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Incident during entry to diving bell

A member has reported an incident during a ‘routine’ operation on a diving support vessel (DSV) where a diving bell had been surfaced from 140msw for maintenance. The bell had been returned to atmospheric pressure and the surface stand-by diver had been tasked with opening the door of the surfaced bell and inserting an air hose to be used to flush out the residual diving gas (4% O2 in He) to ensure a breathable atmosphere in the bell prior to personnel entering it.

Having opened the bell door the stand-by diver stood up and started to climb into the bell. He immediately started to suffer the effects of oxygen starvation, became confused and fell out of the bell. Due to the hypoxic effect of the bell atmosphere the stand-by diver lost consciousness for a short period of time on deck in the bell hanger area.

He recovered quickly with no apparen’t ill effects and had regained consciousness without the need for resuscitation before the medic arrived on the scene.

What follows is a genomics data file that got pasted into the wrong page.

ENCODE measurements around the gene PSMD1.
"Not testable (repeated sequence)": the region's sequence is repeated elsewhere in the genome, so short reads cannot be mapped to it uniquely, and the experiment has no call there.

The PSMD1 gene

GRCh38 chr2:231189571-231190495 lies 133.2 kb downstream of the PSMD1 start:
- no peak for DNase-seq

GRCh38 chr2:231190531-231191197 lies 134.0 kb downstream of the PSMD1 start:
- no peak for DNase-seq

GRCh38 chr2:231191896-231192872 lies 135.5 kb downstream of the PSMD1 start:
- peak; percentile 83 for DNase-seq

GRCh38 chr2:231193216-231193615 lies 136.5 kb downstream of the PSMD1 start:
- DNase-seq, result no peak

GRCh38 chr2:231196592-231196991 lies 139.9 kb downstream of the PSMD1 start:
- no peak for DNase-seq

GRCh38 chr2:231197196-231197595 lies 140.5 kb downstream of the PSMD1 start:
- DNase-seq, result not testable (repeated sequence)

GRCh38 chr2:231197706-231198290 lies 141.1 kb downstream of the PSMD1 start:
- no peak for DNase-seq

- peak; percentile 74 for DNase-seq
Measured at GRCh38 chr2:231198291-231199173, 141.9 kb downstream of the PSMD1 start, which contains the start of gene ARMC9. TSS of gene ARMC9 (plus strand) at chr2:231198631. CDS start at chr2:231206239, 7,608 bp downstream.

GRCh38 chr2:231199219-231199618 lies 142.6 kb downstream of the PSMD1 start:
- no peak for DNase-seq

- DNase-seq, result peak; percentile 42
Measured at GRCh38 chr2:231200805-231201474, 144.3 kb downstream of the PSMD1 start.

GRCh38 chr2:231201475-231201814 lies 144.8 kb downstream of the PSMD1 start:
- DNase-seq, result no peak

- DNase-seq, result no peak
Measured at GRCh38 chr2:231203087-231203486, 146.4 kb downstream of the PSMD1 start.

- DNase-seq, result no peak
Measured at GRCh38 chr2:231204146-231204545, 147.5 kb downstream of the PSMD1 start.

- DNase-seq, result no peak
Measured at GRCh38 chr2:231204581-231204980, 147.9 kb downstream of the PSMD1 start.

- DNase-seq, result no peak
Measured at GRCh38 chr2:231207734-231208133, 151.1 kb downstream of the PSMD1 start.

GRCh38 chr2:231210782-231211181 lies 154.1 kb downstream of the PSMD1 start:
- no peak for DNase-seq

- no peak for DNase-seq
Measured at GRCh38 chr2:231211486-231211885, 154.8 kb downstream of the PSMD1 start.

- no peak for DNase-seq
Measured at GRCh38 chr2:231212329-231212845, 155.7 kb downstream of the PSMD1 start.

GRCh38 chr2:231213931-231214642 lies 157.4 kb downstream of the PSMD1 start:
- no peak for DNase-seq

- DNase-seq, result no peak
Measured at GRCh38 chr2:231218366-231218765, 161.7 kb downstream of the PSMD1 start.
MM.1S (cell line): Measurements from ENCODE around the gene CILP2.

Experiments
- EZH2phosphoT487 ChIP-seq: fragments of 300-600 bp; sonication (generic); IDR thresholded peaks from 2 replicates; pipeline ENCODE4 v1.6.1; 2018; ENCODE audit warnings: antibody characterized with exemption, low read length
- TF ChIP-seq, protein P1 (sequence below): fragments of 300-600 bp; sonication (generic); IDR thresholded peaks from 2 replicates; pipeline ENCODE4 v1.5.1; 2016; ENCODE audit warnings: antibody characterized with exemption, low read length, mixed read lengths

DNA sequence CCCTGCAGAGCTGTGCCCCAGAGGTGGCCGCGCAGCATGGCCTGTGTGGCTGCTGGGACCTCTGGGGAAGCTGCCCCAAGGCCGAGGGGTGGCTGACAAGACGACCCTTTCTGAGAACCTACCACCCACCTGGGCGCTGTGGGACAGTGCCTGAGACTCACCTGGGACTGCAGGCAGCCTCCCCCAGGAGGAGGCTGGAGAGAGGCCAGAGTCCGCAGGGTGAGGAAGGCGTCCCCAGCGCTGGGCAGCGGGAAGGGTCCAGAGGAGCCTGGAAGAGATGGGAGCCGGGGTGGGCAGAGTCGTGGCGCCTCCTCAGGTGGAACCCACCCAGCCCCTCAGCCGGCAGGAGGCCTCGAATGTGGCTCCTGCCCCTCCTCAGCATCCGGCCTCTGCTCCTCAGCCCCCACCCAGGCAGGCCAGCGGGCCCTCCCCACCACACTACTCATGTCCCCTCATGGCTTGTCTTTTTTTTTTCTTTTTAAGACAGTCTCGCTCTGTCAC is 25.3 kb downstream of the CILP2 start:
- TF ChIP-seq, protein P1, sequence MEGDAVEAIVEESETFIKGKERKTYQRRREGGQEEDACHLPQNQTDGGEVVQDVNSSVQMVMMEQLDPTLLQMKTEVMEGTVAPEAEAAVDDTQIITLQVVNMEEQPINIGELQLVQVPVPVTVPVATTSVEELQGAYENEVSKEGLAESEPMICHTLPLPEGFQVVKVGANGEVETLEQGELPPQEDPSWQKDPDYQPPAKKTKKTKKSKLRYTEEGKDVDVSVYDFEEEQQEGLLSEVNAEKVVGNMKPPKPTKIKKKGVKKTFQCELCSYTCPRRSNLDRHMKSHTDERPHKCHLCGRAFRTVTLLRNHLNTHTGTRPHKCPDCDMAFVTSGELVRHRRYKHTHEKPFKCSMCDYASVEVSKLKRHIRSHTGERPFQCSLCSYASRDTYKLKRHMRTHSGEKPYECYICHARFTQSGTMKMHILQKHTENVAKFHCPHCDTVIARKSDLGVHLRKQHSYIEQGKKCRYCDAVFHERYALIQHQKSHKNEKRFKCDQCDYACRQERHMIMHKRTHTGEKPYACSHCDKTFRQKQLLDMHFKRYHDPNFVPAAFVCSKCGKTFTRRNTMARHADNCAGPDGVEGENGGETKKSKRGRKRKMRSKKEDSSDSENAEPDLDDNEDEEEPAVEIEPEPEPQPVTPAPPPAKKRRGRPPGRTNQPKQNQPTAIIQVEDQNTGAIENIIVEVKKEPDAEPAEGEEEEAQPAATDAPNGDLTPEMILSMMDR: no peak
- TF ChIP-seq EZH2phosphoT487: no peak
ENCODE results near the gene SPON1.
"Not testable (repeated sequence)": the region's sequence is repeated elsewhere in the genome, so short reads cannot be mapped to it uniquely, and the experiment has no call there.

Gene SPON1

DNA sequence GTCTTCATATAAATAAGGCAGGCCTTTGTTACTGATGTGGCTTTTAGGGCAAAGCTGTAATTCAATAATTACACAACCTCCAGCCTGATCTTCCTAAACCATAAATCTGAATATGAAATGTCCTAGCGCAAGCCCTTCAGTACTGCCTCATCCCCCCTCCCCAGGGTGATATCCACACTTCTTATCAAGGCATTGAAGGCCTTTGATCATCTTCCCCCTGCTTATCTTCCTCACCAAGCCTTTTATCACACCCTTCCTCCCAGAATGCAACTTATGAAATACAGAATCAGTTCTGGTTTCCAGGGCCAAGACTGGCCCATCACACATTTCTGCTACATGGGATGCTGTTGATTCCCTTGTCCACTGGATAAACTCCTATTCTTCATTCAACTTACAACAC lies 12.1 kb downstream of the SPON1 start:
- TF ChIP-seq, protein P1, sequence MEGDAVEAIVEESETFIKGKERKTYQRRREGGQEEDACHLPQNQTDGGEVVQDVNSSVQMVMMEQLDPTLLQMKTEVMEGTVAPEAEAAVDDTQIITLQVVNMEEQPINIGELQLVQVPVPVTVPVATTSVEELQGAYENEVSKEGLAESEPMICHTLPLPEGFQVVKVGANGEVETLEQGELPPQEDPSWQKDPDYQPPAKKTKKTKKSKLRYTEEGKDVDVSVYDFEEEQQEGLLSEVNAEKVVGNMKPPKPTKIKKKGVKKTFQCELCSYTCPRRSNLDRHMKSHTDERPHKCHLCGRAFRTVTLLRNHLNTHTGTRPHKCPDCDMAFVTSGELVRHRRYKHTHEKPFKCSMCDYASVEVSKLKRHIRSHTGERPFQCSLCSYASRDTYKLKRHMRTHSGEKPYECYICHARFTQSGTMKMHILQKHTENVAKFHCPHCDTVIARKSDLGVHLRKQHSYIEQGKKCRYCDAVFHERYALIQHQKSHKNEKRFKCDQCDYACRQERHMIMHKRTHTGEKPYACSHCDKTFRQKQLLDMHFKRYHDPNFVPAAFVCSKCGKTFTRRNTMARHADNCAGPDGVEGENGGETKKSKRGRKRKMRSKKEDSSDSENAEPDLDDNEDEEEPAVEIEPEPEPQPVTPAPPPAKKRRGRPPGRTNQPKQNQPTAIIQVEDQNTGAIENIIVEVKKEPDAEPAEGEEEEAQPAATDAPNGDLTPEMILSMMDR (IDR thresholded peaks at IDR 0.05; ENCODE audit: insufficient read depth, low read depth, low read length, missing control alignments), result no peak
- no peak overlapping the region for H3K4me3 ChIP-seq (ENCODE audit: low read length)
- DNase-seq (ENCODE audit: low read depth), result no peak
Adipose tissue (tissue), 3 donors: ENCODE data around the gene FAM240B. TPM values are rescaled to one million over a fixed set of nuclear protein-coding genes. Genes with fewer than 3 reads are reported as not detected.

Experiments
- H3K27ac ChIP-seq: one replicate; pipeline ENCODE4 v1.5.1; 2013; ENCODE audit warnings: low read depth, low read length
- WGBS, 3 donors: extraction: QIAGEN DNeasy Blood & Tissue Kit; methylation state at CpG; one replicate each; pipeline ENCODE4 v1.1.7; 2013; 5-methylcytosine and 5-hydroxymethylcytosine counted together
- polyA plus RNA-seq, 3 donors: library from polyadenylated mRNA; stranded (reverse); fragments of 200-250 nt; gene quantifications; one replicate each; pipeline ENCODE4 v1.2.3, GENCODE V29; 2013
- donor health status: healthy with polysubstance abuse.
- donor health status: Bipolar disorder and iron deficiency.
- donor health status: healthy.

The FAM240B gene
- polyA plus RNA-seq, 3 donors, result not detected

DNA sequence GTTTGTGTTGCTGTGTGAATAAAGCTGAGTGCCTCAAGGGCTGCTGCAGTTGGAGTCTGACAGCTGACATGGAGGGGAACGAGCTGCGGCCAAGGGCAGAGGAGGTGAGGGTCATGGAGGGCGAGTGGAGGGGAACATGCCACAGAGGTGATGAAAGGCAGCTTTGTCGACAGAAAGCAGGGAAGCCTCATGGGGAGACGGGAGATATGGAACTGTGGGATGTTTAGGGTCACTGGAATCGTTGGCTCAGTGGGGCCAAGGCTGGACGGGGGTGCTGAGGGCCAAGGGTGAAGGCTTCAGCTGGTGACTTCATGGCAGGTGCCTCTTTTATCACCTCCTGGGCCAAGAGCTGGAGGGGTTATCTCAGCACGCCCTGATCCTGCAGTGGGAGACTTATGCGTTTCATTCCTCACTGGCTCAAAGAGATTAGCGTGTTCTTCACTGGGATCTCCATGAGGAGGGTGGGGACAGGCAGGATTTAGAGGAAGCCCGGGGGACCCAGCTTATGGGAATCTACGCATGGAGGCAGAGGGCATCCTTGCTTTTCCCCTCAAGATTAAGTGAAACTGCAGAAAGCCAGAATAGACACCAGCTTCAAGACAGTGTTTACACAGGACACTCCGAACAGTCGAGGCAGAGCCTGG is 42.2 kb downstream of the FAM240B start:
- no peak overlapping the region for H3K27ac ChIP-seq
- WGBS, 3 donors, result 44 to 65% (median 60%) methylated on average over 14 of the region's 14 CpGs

The member noted that entry into recently surfaced diving bells and chambers was a potentially hazardous activity despite the fact it is considered to be a ‘routine’ task.

The member issued instructions that personnel on all diving worksites should be made aware of this potentially serious incident and should take steps to ensure that low oxygen hazards are identified and suitably addressed (by access control, flushing and atmospheric monitoring) before any person was permitted to enter either a bell or a chamber that has recently been surfaced.

Members are reminded of the importance of robust confined space entry procedures.

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